Before you get started with virtualization in your environment there are a few things you will need to have in place.
First and foremost you will need a working network in place to provide the various components of you vSphere solution connectivity to one another. A working DNS solution must be in place, in most cases this is provided by the Domain Controllers in a Windows Active Directory environment. DNS and AD will support both name resolution of your hosts as well as Single Sign-On (SSO) used by vCenter.
In addition to DNS, NTP is very important, especially if you plan to introduce solutions such as vRealize Automation. Even if virtual machines are just a few minutes off, products may not work properly.
Here are the components in a typical setup:
- 1 or more switches, preferably with support for VLANs
- Defined IP scheme and IP documentation solution (spreadsheet, IPAM tool etc)
- LDAP server, typically Microsoft Windows
- DNS server, typically provided by Windows Domain Controller
- NTP server, typically running on linux but you could use your DC as well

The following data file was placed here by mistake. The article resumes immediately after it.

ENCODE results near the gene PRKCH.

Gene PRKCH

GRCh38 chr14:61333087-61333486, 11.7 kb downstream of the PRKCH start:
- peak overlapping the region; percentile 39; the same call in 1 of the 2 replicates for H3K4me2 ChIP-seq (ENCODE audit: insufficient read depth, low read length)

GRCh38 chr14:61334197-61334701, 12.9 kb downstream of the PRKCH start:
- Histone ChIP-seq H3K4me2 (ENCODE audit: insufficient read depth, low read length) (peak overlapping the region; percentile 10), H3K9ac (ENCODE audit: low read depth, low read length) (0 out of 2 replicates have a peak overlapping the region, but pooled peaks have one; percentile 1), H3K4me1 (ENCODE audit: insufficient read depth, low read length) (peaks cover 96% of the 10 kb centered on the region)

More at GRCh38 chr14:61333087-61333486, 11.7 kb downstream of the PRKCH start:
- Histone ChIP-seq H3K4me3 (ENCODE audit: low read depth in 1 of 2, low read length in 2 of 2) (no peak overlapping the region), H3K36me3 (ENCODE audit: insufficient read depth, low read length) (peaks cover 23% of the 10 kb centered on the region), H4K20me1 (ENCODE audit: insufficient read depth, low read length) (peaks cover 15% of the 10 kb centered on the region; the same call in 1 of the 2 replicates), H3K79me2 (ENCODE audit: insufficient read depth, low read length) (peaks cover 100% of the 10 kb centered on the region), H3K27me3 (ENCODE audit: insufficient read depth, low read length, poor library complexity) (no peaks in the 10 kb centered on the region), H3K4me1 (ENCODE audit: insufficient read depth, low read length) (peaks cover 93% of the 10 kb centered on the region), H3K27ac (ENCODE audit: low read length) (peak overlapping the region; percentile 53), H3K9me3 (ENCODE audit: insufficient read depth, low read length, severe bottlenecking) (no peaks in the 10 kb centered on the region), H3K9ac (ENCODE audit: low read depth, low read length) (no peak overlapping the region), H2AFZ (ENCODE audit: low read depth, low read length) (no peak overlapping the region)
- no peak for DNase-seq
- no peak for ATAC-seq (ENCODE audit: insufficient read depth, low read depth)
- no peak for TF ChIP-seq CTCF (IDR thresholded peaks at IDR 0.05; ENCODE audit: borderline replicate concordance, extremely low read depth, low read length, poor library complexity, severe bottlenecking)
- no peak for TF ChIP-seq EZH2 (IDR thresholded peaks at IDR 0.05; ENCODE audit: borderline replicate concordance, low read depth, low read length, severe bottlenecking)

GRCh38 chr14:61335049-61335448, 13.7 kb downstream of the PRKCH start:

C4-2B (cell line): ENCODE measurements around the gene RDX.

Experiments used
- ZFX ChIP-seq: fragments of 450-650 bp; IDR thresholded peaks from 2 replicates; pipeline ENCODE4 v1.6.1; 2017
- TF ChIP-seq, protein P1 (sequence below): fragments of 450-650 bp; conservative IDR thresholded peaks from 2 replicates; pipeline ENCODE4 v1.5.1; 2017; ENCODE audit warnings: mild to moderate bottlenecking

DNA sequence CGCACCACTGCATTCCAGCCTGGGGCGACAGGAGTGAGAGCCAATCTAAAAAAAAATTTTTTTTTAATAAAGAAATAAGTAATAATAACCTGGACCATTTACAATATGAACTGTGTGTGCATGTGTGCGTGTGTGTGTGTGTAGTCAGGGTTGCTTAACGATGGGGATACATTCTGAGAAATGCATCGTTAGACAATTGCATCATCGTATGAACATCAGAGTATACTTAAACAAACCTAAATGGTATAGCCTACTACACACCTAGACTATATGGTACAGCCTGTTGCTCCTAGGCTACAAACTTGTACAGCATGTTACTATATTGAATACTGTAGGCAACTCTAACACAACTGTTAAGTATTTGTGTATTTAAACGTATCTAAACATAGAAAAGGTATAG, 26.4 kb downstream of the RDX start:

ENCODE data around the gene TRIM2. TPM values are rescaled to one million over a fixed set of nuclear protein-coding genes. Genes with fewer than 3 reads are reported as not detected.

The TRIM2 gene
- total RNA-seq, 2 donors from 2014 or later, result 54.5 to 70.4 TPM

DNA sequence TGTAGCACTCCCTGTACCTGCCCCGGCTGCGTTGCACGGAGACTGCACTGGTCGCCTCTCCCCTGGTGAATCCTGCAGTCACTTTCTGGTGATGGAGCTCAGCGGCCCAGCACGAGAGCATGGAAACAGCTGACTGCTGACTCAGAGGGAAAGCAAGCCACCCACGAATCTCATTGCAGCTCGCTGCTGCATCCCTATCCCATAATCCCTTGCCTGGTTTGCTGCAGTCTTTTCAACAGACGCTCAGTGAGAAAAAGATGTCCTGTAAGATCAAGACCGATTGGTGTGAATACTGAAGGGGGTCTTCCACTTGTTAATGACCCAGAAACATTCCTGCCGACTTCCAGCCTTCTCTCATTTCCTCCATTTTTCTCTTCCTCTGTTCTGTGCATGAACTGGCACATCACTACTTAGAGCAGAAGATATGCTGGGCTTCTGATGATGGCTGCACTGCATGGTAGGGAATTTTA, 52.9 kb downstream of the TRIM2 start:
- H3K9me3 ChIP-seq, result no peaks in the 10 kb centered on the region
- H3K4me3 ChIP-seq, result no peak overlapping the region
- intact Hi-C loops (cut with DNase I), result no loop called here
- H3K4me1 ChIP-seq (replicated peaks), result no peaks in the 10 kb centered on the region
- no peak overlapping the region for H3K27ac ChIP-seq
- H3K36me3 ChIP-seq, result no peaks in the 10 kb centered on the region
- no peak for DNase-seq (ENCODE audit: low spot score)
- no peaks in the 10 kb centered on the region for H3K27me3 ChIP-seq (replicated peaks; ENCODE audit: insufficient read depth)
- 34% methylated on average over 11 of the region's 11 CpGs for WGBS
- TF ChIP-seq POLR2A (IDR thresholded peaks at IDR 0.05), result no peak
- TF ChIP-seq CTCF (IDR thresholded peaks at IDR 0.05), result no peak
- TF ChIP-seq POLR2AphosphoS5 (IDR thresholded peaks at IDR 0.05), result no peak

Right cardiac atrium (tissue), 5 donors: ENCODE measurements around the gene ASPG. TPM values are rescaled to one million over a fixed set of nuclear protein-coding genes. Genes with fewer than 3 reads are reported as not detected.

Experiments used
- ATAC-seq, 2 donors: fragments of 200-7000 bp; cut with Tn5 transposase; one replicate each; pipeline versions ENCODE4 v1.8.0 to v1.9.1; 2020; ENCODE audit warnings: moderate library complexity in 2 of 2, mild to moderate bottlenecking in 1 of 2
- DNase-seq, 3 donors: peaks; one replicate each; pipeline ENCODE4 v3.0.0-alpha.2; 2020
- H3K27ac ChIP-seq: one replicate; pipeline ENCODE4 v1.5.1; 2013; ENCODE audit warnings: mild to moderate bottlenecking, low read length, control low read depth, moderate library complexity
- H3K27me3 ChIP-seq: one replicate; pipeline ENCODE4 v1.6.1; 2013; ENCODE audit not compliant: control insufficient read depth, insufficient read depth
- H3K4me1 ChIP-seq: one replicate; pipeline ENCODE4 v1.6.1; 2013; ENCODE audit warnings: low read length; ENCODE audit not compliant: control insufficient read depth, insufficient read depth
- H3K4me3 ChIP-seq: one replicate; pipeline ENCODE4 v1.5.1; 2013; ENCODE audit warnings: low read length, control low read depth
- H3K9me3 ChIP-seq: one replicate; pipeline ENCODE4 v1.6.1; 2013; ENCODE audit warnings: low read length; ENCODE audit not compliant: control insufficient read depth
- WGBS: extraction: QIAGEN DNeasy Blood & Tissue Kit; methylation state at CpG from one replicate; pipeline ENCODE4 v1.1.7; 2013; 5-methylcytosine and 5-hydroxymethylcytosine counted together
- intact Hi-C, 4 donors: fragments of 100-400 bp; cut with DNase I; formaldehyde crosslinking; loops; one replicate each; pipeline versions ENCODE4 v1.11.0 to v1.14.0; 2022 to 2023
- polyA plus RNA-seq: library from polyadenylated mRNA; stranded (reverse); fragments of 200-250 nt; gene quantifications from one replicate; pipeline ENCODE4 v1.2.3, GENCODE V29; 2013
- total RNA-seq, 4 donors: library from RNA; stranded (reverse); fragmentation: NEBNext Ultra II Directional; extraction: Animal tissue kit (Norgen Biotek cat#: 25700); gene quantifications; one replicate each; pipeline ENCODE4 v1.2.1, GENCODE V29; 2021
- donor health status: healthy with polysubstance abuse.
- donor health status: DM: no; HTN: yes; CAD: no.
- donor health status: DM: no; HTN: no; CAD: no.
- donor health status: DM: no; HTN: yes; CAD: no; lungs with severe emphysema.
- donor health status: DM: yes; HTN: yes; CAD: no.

Once the above items are in place, you can now create DNS records for each of your ESXi hosts. With DNS records created, you can breeze through the installation and configuration of ESXi via the Direct Console User Interface (DCUI). Additionally, kickstart files can be used to configure your ESXi hosts during installation by pressing “shift-O” during startup to access to the boot options or by using Auto Deploy. If you do opt for Auto Deploy, consider a management cluster built on ESXi hosts installed to local disk or SD/USB drives. In this cluster you would run your critical services such as AD, DHCP, DNS, and vCenter so that during an outage you have the ability to recover core services that do not rely on the very services you are trying to restore. Once the management cluster is restored, Auto Deploy can service. Rob Nelson covers Auto Deploy nicely on a #vBrownBag over at professionalvmware.com.
Other components you need to also consider installing during production builds include a centralized syslog server (vCenter provides one for free, or Log Insight which is an enterprise grade solution. You can also use syslog-ng, Graylog, Splunk, or Nagios Log Monitor. Other tools that ship with vCenter include the dump collector, VMware Update Manager, the VMware Support Assistant and some type of monitoring solution such as Nagios, Realize Operations (vR Ops) or Hyperic. With a working environment ready, you can move on to installing your first ESXi host.
Of course this is a basic list, even the 5 bullet points I listed could consume months of learning if you’re not familiar with VLANs, or for planning IP schemas. If you’ve read though this list and not overwhelmed, you shouldn’t have a problem virtualizing if you have not already.